Argyrochosma dealbata

While running transects across the grassy ledges and shelves of Hercules Glades Wilderness in Taney County Missouri, I paused to wipe the accumulation of sweat and juniper needles from my brow. As my heart rate approached conditionally normal, given the heat, my eyes focused on a tiny patch of bluish vegetation clinging to the otherwise salt and pepper fa├žade of the sun and lichen aged limestone rock; the jutting and ever dissolving bones of the Ozarks. I leaned in.

Puzzled, I looked around the ledge and discovered eight more small clumps of this little fern. I am accustomed to seen Cheilanthes feei on such rocks in such habitat, but this was strikingly different. In fact, Chelanthes feei was growing on the same ledge some 24 inches away and made for apt comparison. Hot blood squeezed through my brain and I was surprised when the name Notholaena dealbata surfaced; a fern I had only seen on glades along the Blue River in Kansas City. A quick cruise through several cold blooded references verified the identification.

Notholaena dealbata (Powdery Cloak Fern) is currently referred to as Argyrochosma dealbata on the USDA PLANTS website. Taxonomically, it seems to fit somewhere between the genus Cheilanthes and Pellea. I can certainly see the similarity with the latter. The core of its range extends from eastern Kansas and southwest Missouri into Oklahoma, Arkansas and Texas with outlying populations in Illinois, Kentucky and Nebraska. It only occurs on outcrops of calcareous rock.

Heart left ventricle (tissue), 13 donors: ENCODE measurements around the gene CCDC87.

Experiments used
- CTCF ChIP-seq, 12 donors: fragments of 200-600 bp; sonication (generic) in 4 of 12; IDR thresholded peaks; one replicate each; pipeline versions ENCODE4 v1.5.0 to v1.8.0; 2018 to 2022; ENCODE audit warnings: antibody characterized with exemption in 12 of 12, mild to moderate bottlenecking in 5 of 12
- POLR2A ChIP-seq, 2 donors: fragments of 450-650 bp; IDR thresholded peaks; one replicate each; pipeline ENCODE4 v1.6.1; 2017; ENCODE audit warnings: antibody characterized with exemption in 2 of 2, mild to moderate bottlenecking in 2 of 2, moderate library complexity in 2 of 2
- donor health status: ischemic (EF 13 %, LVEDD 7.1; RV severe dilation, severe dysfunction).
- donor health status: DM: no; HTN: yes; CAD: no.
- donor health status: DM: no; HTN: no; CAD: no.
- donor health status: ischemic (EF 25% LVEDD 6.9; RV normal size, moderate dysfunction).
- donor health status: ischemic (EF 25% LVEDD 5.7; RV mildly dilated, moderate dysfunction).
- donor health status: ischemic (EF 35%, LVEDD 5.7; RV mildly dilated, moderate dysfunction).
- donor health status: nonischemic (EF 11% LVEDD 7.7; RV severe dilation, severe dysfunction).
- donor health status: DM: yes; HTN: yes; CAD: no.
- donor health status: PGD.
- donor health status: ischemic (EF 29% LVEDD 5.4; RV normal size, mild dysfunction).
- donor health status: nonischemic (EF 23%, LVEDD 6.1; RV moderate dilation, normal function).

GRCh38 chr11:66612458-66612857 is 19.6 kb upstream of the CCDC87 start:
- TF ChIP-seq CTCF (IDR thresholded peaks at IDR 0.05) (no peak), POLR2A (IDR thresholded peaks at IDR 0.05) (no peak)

The sweetest thing about Argyrochosma dealbata is not the blue coloration or the revolute margins of the pinnae, but the farina of the abaxial surfaces of the pinnae (the white color in the photo below is the farina).

The farina, in this case, is a waxy exudate. I can only speculate as to its function, but won’t. The dark spheres are sporangia each containing 64 spores. Morphologically, the genus Argyrochosma differs from Cheilanthes and Pellea in the possession of farina and was split from Notholaena based on a different chromosome number (n=27). Argyrochosma means “silver powder” in reference to the farina.

I have always been enamored with small ferns. This is probably my favorite, for obvious reasons.


  1. That's a pretty cool fern you've found there, Justin. I'd never heard of such a thing. Nice work.

  2. That is so cool, Justin. I am in Marquette right now doing rare plant surveys and am awash in ferns, at least relative to what I see in the rock-starved southern Lower Peninsula.

  3. I love it!!!!!! Finding such an unusual rarity would be the high point of an entire year for me.
    Thoreau said, "Nature made ferns for pure leaves, to show what she could do in that line."


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